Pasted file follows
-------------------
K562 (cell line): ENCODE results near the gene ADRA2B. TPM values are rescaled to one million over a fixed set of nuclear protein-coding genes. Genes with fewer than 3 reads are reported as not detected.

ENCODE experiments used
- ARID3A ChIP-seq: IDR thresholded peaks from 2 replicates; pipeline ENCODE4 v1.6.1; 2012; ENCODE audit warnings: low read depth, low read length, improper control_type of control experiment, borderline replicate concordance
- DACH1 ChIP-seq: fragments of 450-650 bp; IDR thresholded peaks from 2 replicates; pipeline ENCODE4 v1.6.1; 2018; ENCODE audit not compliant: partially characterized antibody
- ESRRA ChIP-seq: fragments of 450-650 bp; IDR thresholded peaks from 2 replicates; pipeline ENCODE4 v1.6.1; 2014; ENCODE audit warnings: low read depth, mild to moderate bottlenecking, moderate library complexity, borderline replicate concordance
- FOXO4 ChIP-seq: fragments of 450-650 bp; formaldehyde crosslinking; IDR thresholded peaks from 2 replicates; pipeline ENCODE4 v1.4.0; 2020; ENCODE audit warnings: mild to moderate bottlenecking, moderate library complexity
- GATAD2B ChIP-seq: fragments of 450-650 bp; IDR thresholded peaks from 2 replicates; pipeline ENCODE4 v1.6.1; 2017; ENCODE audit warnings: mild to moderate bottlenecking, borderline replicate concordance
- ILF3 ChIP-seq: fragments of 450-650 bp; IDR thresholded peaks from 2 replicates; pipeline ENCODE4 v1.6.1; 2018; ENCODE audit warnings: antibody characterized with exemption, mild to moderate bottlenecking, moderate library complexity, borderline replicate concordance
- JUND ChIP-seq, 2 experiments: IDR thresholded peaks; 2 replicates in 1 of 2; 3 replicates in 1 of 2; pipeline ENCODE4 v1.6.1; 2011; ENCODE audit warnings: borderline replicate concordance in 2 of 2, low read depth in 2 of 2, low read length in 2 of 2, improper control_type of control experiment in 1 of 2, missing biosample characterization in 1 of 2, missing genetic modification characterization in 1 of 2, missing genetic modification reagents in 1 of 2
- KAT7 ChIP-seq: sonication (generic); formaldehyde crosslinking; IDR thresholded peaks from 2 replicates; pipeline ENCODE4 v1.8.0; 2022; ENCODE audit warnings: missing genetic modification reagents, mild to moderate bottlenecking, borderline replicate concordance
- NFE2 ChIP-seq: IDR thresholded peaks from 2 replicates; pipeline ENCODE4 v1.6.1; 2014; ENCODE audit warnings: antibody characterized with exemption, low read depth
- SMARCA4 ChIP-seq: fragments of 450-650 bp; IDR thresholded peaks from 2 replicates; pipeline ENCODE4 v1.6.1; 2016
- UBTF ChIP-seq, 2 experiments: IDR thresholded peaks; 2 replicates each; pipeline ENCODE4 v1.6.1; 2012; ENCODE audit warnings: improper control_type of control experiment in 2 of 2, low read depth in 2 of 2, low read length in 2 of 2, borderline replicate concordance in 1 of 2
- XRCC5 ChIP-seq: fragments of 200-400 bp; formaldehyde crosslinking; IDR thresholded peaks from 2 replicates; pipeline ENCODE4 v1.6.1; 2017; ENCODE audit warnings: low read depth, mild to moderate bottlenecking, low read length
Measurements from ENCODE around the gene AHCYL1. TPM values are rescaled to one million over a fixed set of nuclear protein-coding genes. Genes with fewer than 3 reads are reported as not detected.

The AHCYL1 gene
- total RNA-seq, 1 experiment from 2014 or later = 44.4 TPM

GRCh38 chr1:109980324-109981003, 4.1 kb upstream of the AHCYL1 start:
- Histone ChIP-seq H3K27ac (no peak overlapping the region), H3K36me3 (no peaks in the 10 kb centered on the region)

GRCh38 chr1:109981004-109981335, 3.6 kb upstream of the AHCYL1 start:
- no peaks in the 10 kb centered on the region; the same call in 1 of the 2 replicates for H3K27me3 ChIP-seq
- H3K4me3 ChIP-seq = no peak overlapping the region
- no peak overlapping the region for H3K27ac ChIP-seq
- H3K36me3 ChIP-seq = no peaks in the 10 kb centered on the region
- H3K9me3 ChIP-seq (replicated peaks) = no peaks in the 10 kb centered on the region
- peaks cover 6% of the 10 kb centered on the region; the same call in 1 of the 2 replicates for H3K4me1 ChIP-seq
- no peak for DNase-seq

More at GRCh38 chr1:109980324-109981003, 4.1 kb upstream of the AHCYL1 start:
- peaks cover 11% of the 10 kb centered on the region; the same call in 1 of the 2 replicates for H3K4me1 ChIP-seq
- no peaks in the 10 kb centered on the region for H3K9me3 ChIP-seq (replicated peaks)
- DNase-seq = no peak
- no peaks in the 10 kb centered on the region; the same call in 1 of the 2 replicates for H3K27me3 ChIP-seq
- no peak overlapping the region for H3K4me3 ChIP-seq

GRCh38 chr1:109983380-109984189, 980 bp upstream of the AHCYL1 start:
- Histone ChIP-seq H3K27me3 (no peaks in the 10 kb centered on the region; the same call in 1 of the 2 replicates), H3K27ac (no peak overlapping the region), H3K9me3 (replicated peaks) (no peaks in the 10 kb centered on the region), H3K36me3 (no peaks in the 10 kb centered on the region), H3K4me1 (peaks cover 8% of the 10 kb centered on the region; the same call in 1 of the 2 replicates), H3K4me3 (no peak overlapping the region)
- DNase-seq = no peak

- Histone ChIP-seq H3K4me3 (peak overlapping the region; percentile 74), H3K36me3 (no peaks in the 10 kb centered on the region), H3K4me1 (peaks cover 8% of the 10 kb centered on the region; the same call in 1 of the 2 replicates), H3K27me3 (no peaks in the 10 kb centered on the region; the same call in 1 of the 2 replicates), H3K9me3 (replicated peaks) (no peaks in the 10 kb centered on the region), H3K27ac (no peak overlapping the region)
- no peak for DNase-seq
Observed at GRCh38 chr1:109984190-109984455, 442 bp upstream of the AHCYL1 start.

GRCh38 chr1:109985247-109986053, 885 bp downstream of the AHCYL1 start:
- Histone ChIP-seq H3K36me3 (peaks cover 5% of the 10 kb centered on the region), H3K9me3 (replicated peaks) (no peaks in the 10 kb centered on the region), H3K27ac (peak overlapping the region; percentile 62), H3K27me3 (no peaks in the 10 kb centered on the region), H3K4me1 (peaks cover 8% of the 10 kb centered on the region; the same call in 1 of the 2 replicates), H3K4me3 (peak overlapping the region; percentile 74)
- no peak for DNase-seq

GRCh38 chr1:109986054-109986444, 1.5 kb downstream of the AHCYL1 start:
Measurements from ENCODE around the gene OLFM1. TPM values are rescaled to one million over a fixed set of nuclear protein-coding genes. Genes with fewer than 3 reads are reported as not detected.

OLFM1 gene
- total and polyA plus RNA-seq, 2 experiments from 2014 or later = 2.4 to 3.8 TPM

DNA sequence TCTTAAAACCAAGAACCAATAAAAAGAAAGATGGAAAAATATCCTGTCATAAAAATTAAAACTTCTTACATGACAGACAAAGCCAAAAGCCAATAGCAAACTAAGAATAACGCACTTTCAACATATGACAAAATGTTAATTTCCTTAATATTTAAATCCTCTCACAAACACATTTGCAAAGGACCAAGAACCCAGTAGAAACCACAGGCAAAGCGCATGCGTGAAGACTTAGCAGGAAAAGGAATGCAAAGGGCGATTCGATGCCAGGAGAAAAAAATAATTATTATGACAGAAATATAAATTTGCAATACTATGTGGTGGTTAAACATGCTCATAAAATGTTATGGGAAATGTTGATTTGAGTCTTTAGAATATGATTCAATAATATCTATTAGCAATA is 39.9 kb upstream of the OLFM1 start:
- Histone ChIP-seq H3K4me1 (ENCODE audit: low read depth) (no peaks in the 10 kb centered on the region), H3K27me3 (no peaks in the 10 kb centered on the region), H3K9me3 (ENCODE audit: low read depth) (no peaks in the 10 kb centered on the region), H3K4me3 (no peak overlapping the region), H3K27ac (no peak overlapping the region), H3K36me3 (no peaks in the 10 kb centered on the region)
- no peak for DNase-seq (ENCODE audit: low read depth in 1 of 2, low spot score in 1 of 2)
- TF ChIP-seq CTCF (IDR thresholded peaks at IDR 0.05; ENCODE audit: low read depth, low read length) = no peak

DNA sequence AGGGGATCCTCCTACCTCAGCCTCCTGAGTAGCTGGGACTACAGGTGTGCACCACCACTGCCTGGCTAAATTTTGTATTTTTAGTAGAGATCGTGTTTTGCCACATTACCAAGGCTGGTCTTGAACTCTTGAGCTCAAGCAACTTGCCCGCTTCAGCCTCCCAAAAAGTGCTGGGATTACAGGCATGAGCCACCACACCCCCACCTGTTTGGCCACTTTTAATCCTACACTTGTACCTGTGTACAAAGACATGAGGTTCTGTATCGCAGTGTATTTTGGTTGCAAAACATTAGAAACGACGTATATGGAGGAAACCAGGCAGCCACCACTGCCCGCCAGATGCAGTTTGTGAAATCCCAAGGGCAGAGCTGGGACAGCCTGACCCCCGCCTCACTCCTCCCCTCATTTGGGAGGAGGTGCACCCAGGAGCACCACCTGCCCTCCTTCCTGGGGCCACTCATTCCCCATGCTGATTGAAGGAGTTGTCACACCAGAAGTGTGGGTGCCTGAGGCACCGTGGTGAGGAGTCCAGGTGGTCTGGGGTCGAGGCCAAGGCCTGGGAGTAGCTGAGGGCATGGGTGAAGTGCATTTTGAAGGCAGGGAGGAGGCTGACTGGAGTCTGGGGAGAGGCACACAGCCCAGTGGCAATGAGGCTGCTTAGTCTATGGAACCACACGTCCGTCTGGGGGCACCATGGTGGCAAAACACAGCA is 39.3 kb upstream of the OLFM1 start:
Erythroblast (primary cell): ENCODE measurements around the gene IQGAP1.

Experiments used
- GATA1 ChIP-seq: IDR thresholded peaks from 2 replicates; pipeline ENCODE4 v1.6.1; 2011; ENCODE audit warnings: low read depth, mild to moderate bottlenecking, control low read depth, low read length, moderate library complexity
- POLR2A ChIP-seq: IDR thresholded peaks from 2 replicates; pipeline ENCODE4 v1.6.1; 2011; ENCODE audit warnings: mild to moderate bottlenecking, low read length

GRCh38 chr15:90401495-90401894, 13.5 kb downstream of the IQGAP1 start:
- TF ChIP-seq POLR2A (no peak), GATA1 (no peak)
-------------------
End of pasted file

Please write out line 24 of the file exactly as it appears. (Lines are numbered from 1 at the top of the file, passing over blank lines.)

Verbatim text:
- H3K36me3 ChIP-seq = no peaks in the 10 kb centered on the region